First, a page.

Thousands of people come along to the market in search of items that will take them away from the standard norms. And in their search, they are shrouded in Camden’s cosmopolitan countenance that defines it.
Different from places such as Big Ben or Buckingham Palace, Camden is a place where the photographic camera is valid only to immortalize the visit or to take a snapshot of some of the shop windows situated on the high road.
It is practically impossible to capture its magic, personality and atmosphere. In fact, its originality and extravagance has put it on the London tourist circuit and has bestowed upon it its current fame.
An atmosphere which over a hundred thousand people live out every weekend when they get on the Northern Line of the Tube to spend their last pennies. Such is its influence that entry to the tube station is closed off to avoid congestion.
But, this doesn’t bother them. They walk up from Mornington Crescent to the six markets that make up Camden: Camden Stables, Camden Lock, Camden Canal, Camden Buck Street, the Main Streets and Inverness Street.
They are attracted by consumerism and are aware that here, they can find everything they’re looking for. Their arrival coincides with the rhythm of Camden life, which starts at 9 a.m. and finish at 6.30 p.m.
Tourists pass through this cultural melting pot integrated by Hippies, Emos, Goths, children of wealthy people, or simply, rappers; they, along with the street vendors, make up the life of this market situated in North London.
Nevertheless, the visitors are alien to that reality and continue to be amazed by the punk clothing in some shops, by the mannequins dressed in gothic clothing, by men and women dressed in that era, or by those who insistently invite us to enter the establishment.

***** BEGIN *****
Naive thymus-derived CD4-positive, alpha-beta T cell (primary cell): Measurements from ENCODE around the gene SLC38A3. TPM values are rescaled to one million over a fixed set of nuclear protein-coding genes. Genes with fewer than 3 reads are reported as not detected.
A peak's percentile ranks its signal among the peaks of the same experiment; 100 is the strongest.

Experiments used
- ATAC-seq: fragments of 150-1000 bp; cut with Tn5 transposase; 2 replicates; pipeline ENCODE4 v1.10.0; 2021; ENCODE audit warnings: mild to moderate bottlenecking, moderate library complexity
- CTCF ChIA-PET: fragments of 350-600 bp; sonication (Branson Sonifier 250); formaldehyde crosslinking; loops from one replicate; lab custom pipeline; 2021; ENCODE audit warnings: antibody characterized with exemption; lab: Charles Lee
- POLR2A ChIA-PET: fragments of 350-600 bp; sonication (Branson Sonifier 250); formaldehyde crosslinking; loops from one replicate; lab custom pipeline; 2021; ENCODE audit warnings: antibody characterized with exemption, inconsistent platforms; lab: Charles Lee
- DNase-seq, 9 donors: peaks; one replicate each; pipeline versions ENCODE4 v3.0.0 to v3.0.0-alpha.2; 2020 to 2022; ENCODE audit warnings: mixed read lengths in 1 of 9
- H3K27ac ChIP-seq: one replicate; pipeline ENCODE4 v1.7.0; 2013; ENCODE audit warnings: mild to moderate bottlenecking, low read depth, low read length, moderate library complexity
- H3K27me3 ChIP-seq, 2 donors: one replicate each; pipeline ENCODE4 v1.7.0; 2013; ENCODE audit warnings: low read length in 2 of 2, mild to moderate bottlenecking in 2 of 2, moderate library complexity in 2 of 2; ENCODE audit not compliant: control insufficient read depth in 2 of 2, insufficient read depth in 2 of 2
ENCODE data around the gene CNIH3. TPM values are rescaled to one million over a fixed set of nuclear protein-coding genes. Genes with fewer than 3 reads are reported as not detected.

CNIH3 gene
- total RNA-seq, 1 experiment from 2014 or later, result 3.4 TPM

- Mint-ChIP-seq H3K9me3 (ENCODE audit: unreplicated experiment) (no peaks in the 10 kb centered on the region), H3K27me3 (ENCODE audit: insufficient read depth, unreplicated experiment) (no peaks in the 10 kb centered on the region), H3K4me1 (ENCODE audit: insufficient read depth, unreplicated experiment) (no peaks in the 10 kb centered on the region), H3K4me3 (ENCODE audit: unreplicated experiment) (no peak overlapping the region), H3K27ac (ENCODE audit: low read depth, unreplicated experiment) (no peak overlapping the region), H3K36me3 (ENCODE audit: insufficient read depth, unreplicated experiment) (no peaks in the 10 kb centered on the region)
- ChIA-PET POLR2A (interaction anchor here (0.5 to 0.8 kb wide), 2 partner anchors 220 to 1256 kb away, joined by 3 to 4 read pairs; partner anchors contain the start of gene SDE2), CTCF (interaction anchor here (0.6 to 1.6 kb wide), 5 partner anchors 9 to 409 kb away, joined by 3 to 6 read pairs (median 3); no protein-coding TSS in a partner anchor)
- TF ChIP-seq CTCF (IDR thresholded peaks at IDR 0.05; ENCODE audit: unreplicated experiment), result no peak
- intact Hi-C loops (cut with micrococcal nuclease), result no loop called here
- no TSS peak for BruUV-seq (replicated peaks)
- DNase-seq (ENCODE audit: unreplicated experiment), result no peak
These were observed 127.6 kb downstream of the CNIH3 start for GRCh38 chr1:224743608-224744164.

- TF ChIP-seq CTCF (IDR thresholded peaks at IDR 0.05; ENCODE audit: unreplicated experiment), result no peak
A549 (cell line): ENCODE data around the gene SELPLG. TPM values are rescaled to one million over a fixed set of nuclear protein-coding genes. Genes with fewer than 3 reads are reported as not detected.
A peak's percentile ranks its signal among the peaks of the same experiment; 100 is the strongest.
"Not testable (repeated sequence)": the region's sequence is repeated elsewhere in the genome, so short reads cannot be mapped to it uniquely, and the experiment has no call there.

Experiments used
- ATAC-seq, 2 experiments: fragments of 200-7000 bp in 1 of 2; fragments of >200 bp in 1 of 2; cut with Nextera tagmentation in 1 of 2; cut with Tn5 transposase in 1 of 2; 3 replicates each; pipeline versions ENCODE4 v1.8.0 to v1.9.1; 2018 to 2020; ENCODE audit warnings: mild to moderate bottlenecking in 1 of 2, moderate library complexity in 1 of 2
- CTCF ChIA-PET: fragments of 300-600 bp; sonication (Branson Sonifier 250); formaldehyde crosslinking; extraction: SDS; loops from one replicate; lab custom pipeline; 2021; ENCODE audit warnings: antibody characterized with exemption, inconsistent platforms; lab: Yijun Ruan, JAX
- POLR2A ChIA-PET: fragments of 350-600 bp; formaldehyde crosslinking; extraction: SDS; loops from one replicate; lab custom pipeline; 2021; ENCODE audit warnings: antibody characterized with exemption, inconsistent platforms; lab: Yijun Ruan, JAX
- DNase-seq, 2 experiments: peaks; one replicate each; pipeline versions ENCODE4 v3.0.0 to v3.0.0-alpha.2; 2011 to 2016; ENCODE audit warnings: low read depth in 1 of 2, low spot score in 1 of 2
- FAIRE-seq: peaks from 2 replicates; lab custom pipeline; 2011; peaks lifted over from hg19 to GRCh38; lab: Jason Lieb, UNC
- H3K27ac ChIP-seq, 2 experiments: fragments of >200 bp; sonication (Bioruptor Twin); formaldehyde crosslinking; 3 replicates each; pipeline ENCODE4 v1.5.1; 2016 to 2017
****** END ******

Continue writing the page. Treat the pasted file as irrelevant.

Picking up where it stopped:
This commercial labyrinth is far from the business philosophy of the early days when a hippie community decided to sell clothing and crafts on the streets. It was 1974: a period of punk fashion.
It was a past marked by the performances of Jimmy Hendrix, Pink Floyd, The Rolling Stones, or the Beatles. Not to mention the incident on the 9th February 2008 that left the Hawley Arms pub in a pile of ash, which was also frequented by Amy Winehouse, Pete Doherty and bands such as The Zutons and Razorlight.
And its present, by the followers of the Queen of Soul remembering her through her songs and by hanging out in the bar that Amy knew so well, inside and out.
In fact, many don’t even know that the singer lived in this borough and their visit is limited to exploring this conglomerate of flea markets connected by the main road, Camden High Street, whose shop fronts display anything from the shape of a car, or a dragon, to some legs snuggly fitted into a pair of leather trousers.
The first of which is Camden Lock: a labyrinth of shops covered by tarpaulin. In an ever so Turkish style, the market sellers entice visitors to take a look at their goods. In this area, there is an abundance of shirts sporting fun slogans, accessories, jewellery and souvenirs.
Camden Buck Street is the stronghold of antiques and alternative knickknacks: posters, vinyl records, clothing from all eras and styles, advertising signs, gold ornaments, or period photographs.
It also offers the chance to experience ichthyotherapy, acquire bags with different logos or get tattooed.
Despite this originality, it is common to see the same product in different shops. As a result, thousands wander around each of the stalls patient and calm: they want to make sure they get the best bargain!
This wandering around leads them to Camden Town Market, which is submerged in a mixture of smells that speak of food and flavours from different parts of the world and which is offered in the restaurants here.
The journey continues to the other side of the canal, specifically, to Stables Market: a set of shops located under the structures of the old stables and the horse hospital built in 1854.
Within the stables, there are plenty of shops ranging from the most avant-garde fashion, up to the most vintage; they sell furniture, curtains, old suitcases, or new accessories of various designs and many other products, nearly all very original.
It is at this point that the tourist’s day ends, after having spent hours in the area, and having been able to trawl through the huge market that is Camden, where fashion trends and multiculturalism have laid their own stamp.
(Translated by Caroline Gutierrez – Email: email@example.com)